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Alexander v. New Jersey Power & Light Co.

New Jersey Supreme Court

Decided: April 23, 1956.


On certified appeal from the Law Division of the Superior Court to the Appellate Division.

For affirmance -- Chief Justice Vanderbilt, and Justices Heher, Oliphant, Wachenfeld, Burling and Brennan. For reversal -- None. The opinion of the court was delivered by Heher, J.


[21 NJ Page 375] On June 3, 1953 the defendant public utility, New Jersey Power & Light Company, classified as such by R.S. 48:2-13, instituted a proceeding before the Board of Public Utility Commissioners for authority to increase the rates chargeable for its products supplied and services rendered within the State of New Jersey; and thereupon, pursuant to L. 1951, First Special Session, c. 357, p. 1474, section 1, N.J.S.A. 48:2-31.1, effective December 5, 1951, the Attorney-General employed Joseph Harrison and Wesley L. Lance, members of the New Jersey Bar, as rate counsel

[21 NJ Page 376]

to "protect the public interest in such proceeding." And now the question for decision is whether the cost of the services of the rate counsel rendered in judicial proceedings initiated by the Utility's appeal to the Appellate Division of the Superior Court from the Board's dismissal of the petition for the rate increase is assessable against the Utility under the provision of the cited statute, N.J.S.A. 48:2-31.1, that the Utility "shall pay to the State, in the manner" therein provided, "the reasonable compensation and expenses of such legal counsel * * *," provided that the "total amount which the Utility may be required to pay" "with respect to such proceeding" shall not exceed 1/10 of 1% of the revenues derived during the last preceding calendar year from its intrastate sales of its product supplied or intrastate service rendered, the rates, tolls, fares, or charges for which are the "subject matter of such proceeding"; and that such payments shall be "deemed to be operating expenses" of the Utility.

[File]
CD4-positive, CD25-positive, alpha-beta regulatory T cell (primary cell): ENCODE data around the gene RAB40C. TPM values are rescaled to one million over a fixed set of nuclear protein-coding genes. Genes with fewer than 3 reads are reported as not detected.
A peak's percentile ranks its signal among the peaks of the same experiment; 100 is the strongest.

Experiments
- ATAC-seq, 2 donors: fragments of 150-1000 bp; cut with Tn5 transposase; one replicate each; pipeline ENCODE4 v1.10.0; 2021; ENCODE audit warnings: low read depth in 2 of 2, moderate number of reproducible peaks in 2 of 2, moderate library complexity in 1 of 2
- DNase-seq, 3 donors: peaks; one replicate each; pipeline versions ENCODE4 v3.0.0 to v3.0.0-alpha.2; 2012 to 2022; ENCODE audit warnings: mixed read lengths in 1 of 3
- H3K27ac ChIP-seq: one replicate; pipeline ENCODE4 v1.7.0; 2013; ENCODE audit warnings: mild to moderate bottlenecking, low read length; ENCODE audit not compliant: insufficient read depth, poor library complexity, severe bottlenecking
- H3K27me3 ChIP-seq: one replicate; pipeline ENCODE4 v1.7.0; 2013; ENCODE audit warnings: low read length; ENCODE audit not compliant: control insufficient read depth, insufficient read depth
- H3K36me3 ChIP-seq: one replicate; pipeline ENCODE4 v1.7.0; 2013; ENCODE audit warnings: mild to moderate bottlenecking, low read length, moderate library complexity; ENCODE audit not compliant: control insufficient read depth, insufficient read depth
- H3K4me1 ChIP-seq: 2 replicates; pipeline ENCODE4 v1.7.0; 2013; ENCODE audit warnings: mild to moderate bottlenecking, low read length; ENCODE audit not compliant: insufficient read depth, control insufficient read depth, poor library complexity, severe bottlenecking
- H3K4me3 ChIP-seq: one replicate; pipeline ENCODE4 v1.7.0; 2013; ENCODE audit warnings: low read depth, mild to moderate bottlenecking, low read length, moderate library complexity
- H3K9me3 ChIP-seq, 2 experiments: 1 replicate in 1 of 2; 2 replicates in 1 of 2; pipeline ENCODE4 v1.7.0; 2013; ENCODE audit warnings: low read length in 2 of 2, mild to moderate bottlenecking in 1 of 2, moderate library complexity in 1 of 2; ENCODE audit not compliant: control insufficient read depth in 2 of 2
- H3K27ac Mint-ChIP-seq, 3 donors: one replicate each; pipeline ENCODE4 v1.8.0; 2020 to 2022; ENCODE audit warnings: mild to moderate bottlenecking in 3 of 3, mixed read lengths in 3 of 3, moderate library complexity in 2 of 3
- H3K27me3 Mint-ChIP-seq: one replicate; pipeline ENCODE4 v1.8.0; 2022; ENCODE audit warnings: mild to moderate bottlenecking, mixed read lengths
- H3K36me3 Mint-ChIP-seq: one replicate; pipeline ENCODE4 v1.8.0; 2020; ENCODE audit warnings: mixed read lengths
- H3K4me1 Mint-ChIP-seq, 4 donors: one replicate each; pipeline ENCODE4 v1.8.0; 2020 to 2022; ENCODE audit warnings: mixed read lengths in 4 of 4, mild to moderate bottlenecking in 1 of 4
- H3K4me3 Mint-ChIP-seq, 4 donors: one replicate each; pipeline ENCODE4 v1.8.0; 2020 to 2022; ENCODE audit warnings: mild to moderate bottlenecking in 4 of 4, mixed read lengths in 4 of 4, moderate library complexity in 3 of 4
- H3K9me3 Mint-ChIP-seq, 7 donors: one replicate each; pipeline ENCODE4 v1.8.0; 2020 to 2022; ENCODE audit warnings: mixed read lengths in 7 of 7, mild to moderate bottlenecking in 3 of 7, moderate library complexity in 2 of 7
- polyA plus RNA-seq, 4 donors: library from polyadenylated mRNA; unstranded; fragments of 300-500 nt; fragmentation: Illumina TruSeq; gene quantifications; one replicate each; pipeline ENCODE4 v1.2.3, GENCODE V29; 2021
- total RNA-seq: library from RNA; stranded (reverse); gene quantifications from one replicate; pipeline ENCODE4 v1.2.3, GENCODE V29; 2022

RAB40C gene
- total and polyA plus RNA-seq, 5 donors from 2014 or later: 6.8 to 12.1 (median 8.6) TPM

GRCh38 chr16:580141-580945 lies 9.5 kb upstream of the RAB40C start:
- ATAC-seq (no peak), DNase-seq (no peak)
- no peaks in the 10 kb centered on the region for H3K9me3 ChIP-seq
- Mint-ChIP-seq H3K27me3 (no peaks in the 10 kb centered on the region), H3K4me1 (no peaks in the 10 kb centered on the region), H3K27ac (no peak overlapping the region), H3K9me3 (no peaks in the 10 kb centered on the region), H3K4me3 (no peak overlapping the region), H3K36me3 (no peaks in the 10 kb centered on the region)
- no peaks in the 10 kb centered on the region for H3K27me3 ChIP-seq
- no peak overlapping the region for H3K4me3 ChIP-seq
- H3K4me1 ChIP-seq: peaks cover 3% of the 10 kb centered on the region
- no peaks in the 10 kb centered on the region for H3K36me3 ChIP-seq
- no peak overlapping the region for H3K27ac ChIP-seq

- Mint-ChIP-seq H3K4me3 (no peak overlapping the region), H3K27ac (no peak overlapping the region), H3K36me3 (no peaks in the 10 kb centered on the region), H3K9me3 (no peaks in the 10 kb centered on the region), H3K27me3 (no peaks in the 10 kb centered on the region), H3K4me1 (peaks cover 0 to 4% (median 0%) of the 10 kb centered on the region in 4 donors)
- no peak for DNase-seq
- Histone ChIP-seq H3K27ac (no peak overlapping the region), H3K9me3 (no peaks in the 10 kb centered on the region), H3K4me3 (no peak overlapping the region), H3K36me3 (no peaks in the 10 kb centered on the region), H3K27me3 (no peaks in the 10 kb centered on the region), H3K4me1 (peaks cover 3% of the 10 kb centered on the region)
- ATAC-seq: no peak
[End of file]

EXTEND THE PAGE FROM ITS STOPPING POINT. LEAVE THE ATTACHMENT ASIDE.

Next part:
The Utility's appeal to the Appellate Division was certified here for decision on the motion of the Attorney-General; and the Board's order of dismissal was affirmed. In re New Jersey Power & Light Co., 15 N.J. 82 (1954). The Utility sought a surcharge of 5% on newly established rates to recoup a past deficiency in gross revenue. The rate counsel defended the Board's order in the judicial proceedings; Mr. Harrison made the oral argument; Mr. Lance and the Attorney-General joined in the brief and the oral presentation.

The Utility paid a charge of $6,601.50 made by the State for the services of the rate counsel in the proceeding before the Board; the controversy here concerns an additional charge of $3,600 for their services on the judicial review, and $83.52 for incidental expenses. Payment was refused on the asserted ground that the statute cited supra has reference to the services of rate counsel in the proceeding before the Board alone, and not on the judicial review of the Board's action. The State Treasurer brought this action in the Law Division of the Superior Court for a declaratory judgment. The late Judge Smalley awarded a summary

[21 NJ Page 377]

judgment to the plaintiff. He read the statute, N.J.S.A. 48:2-31.1 and 48:2-31.2, as placing the controverted obligation on the Utility.